A great new twist in Broad City‘s third season has been its insistence on showing how superficial and self-serving Ilana can be. Sure, she’s a believer in social justice, but she also unknowingly appropriates other cultures, and gets equally as riled up about her brunch spot getting rid of bottomless mimosas as she does hearing about the plight of Saudi women. Broad City has a much more diverse view of New York than, say, Sex and the City, or even Girls, but it also fully acknowledges that it’s still a show about two white girls who are, all things considered, doing fairly well for themselves. The fact that it can check its privilege in such a tongue-and-cheek way is even better.

Ilana’s job search leads her back to Rachel Dratch’s recruiting agency, who gets her a job as a bike messenger. This career is fairly short-lived, but it does give us a chance to see Ilana in yet another one of her ridiculous bike helmets with a wig attached. The meat of this plotline revolves around her accidentally happening upon Hillary Clinton’s headquarters and taking a position there.

Yes, “2016” features the highly-publicized cameo from Mrs. Clinton herself. Making such an overt political statement is a difficult tightrope walk for any TV show, let alone one with such a passionate millennial fanbase. I think it’s safe to say, however, that Broad City played it cool. Hillary only appears at the end of the episode, and her joke about wanting an inflatable flailing man—a callback to season 1’s “Fattest Asses”—to boost office morale is one that actually lands.

The rest of the plotline smartly touches on Hillary’s broader public image, as well as her image in the eyes of Ilana. Cynthia Nixon guest stars as a campaign director who has to tell everyone making cold-calls that they’ll likely have to answer questions about whether or not Hillary is a witch. At this point in her presidential race, I think these jokes are a little stale, but they work in keeping with the show’s usual lighthearted tone. In short, even if you’re not a Hillary supporter, I think we can all agree that this was miles better than Trump hosting SNL.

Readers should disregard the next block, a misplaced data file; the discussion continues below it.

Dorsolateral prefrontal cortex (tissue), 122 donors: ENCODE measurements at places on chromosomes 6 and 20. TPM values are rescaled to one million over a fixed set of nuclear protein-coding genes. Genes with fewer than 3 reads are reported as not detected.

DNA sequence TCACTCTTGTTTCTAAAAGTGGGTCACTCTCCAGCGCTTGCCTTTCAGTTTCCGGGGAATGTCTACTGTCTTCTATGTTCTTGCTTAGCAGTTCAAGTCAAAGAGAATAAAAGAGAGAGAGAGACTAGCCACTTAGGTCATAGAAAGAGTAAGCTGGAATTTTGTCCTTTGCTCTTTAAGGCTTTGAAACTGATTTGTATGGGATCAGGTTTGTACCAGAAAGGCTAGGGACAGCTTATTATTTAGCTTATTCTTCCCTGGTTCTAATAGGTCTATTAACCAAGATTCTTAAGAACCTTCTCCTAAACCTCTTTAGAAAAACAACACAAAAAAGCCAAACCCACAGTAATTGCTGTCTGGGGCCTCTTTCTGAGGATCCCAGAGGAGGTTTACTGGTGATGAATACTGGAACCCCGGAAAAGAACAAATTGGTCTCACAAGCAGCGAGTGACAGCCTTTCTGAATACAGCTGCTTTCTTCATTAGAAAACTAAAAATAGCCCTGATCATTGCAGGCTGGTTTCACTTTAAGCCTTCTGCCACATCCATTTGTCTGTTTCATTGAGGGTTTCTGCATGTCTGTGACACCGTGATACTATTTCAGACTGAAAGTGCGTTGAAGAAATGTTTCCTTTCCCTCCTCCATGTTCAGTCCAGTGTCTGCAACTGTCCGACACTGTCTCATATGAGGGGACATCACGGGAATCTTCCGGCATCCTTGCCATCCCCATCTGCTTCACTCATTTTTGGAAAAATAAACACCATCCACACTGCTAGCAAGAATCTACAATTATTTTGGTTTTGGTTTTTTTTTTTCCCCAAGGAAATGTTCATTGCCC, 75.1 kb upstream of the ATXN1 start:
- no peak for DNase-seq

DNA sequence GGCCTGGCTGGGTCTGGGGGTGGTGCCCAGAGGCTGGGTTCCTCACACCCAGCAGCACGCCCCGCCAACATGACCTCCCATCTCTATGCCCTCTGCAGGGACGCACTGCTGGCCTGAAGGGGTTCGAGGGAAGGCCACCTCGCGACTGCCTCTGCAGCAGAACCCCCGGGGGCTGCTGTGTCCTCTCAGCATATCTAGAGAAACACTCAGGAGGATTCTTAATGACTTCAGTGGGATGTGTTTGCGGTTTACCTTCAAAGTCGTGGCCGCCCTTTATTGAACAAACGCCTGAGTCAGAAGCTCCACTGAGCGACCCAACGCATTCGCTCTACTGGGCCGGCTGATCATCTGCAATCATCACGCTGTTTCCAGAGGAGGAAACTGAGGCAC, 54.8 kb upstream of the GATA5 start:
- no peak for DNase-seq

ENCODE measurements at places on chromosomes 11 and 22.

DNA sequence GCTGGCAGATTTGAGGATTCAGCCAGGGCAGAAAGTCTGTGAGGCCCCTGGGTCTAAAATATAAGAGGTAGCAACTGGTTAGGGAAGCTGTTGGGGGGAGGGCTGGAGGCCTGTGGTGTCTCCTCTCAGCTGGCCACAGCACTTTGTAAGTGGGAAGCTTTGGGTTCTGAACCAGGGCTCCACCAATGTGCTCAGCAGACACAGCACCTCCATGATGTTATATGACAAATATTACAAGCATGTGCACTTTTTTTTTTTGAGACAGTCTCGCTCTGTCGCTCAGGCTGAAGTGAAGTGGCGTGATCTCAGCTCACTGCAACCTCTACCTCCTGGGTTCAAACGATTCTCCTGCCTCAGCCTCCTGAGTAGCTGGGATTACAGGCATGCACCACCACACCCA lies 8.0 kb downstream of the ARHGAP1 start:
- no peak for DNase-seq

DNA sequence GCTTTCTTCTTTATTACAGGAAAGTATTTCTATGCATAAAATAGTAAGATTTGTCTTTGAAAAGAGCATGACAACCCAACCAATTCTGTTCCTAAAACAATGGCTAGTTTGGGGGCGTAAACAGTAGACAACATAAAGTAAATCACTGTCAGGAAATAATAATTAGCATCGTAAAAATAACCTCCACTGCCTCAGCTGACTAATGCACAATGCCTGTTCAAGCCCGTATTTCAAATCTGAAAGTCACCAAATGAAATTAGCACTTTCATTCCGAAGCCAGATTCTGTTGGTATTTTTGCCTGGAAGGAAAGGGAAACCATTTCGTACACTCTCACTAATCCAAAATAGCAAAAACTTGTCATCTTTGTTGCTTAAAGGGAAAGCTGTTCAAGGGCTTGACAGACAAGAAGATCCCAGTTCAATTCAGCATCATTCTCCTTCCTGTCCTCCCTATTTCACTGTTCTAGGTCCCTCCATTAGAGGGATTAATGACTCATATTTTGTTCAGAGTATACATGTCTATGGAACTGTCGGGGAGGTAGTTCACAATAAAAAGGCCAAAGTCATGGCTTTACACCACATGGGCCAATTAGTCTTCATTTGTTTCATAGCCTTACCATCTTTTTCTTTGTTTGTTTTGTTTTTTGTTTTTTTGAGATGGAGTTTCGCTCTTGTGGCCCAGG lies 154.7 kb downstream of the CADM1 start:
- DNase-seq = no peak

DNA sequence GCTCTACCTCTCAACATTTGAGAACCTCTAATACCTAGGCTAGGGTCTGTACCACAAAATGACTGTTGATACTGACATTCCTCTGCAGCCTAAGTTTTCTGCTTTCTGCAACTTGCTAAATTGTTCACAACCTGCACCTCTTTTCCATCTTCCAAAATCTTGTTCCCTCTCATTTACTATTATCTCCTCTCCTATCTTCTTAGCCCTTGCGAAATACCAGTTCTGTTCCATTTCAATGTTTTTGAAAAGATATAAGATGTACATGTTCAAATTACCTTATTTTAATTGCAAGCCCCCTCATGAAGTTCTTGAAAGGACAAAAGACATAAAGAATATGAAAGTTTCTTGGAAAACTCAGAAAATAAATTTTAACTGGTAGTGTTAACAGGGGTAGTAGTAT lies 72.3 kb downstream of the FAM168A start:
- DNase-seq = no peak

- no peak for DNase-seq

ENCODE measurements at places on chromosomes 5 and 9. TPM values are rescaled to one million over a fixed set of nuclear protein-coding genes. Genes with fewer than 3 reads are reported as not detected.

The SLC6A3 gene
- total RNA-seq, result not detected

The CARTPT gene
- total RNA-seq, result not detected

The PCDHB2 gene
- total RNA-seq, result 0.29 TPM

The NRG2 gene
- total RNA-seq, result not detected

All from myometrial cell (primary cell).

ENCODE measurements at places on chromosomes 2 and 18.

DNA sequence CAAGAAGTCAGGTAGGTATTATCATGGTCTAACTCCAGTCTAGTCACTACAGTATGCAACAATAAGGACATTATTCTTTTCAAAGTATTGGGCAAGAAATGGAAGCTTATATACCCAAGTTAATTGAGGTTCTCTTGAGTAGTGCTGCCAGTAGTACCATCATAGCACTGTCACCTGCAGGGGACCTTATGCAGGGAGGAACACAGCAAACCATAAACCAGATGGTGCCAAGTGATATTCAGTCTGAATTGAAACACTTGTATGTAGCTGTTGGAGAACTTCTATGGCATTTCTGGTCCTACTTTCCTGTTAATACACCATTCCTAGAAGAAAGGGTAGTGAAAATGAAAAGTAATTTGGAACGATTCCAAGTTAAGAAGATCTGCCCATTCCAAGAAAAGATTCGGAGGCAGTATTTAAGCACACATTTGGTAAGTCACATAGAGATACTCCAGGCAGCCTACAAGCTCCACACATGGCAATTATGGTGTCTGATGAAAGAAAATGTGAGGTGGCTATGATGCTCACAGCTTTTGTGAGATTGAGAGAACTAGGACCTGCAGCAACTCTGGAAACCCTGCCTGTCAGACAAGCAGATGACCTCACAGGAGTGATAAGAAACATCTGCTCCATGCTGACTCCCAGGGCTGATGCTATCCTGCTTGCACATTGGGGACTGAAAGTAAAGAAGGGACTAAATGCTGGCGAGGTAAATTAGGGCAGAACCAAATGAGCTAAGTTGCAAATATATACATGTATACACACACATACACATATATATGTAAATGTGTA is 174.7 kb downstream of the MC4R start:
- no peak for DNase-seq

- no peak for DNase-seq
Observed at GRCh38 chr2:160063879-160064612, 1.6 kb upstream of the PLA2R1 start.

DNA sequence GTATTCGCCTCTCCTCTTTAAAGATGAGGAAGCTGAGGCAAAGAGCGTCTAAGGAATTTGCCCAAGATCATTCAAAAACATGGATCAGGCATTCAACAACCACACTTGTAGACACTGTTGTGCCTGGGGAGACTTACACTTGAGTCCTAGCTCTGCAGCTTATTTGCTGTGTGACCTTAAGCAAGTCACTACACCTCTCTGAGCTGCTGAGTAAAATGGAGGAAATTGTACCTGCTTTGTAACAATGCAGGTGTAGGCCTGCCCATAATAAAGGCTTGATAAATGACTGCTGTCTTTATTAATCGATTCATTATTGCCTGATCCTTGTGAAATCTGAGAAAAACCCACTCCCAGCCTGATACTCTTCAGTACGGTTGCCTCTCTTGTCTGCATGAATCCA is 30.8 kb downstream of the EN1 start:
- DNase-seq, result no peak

Broad City has never failed at using New York as its twisted playground, and “2016” is no exception. The show’s sense of fantasy is engaging because it’s able to be simultaneously outrageous and relatable. Whether the broads are getting their license renewed or stumping for a political candidate, they always get what I’m thinking. Grade: B+


Some Other Notes:

  • Always nice to see Elliot Glazer stop by for an appearance. I particularly enjoyed this exchange:
    Elliot – Ilana, you not listening to me is really homophobic.
    Ilana – It is?
    Elliot – No, but get a job!
  • Also, Kirke Steele returned in this episode and it was amazing.
  •  Ilana’s reaction to realizing that campaigning is a volunteer job was hysterical
  • “Abbi. Proud Demo. Crat. College. Aquarius. I pegged!”


By Mike Papirmeister